225. The Commission believes that a 15 percent advertising time threshold will identify the level of control or influence that would realistically allow holders of such influence to affect core operating functions of a station, and give them an incentive to do so. At the same time, a 15 percent threshold will allow a station the flexibility to broker a small amount of advertising time through a JSA with another station in the same market without that brokerage rising to an attributable level of influence. The Commission believes that the 15 percent threshold (which is the same threshold used for determining attribution of radio and television LMAs) balances these interests.

226. Under the Commission's modified rules, JSAs currently in existence will be attributable. Parties with existing, attributable JSAs in Arbitron Metros under the new rules will be required to file a copy of the JSA with the Commission within 60 days of the effective date of this R&O. Both the licensee and the broker should submit copies of their JSAs as supplements to their Ownership Reports on file at the Commission. For JSAs involving stations located outside of Arbitron Metros, the Commission will require such JSAs to be filed within 60 days of the effective date of our decision in Docket No. 03-130, unless a different date is announced in that decision. In addition, the Commission is modifying FCC Application Forms 314 and 315 to require applicants to file attributable JSAs at the time an application is filed, regardless of whether the markets implicated by the application are located in Arbitron Metros.

227. Existing JSAs. The Commission is aware that attribution of in-market radio JSAs may affect licensees' compliance with the modified local radio ownership rules. In addition, the Commission does not want to unnecessarily adversely affect current business arrangements between licensees and brokers. Therefore, the Commission will give licensees sufficient time to make alternative business arrangements where they have in-market JSAs entered into prior to the adoption date of this R&O that would cause them to exceed relevant ownership limits. In such situations, parties will have 2 years from the effective date of this R&O to terminate agreements, or otherwise come into compliance with the local radio ownership rules adopted herein. However, if a party sells an existing combination of stations within the 2-year grace period, it may not sell or assign the JSA to the new owner if the JSA causes the new owner to exceed any of our ownership limits; the JSA must be terminated at the time of the sale of the stations. JSAs that do not cause a party to exceed the modified local radio rules may continue in full force and effect and may be transferred or assigned to third parties. Finally, parties are prohibited from entering a new JSA or renewing an existing JSA that would cause the broker of the station to exceed our media ownership limits.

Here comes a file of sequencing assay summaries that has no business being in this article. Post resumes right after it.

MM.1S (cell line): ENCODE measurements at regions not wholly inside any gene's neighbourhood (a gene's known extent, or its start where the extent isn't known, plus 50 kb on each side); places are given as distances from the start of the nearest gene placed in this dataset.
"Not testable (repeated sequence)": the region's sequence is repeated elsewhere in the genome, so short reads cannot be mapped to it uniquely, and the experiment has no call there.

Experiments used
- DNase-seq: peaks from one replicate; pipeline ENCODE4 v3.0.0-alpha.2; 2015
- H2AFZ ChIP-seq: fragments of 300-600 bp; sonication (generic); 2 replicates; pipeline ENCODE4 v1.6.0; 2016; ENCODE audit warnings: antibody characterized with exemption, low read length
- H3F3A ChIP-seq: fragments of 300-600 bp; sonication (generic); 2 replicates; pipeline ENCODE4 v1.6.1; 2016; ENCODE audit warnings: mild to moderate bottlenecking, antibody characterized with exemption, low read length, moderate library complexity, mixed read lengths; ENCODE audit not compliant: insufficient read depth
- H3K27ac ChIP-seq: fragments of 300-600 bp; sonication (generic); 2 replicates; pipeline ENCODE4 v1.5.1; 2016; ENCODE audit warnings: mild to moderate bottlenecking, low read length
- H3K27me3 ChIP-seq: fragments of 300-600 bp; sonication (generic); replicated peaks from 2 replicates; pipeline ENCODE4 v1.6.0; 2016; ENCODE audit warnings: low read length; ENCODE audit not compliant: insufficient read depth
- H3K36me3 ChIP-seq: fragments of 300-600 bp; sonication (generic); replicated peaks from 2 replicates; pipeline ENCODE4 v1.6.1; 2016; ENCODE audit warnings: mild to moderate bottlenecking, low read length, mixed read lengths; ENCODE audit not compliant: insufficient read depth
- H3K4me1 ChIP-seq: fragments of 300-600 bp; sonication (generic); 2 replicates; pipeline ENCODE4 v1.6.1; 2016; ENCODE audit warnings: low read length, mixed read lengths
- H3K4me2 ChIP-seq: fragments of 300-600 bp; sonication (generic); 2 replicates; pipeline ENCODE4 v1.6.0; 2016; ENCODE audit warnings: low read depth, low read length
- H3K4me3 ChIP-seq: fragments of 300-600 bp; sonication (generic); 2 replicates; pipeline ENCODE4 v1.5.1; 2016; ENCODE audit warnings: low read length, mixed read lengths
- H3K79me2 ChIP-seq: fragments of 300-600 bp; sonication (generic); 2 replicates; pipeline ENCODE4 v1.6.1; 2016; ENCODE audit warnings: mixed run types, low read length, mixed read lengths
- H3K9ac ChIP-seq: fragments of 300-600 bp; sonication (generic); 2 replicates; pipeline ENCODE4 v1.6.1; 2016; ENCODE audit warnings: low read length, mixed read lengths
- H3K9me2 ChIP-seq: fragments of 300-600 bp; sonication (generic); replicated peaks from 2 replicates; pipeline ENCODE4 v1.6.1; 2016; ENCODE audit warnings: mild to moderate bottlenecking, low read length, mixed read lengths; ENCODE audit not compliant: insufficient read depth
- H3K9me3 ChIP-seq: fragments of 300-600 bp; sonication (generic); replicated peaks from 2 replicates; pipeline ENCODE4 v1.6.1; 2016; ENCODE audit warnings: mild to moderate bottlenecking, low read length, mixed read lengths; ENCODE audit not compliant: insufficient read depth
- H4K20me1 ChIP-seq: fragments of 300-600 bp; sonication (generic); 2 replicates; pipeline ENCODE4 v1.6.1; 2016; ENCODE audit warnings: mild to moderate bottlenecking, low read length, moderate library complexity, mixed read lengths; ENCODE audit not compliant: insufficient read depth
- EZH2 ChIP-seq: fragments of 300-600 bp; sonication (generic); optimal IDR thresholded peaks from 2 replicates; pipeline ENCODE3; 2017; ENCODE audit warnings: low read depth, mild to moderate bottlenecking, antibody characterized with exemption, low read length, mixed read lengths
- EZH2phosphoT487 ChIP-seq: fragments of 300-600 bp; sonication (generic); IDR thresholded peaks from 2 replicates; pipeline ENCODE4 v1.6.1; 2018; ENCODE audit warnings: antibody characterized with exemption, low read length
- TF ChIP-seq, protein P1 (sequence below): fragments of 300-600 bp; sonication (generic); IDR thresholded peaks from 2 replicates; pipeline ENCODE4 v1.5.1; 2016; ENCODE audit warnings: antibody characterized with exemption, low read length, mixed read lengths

228. Waiver Standards. The Commission declines at this time to adopt any specific waiver criteria relating to radio station ownership. Parties who believe that the particular facts of their case warrant a waiver of the local radio ownership rule may seek a waiver under the general “good cause” waiver standard in our rules.

C. Cross Ownership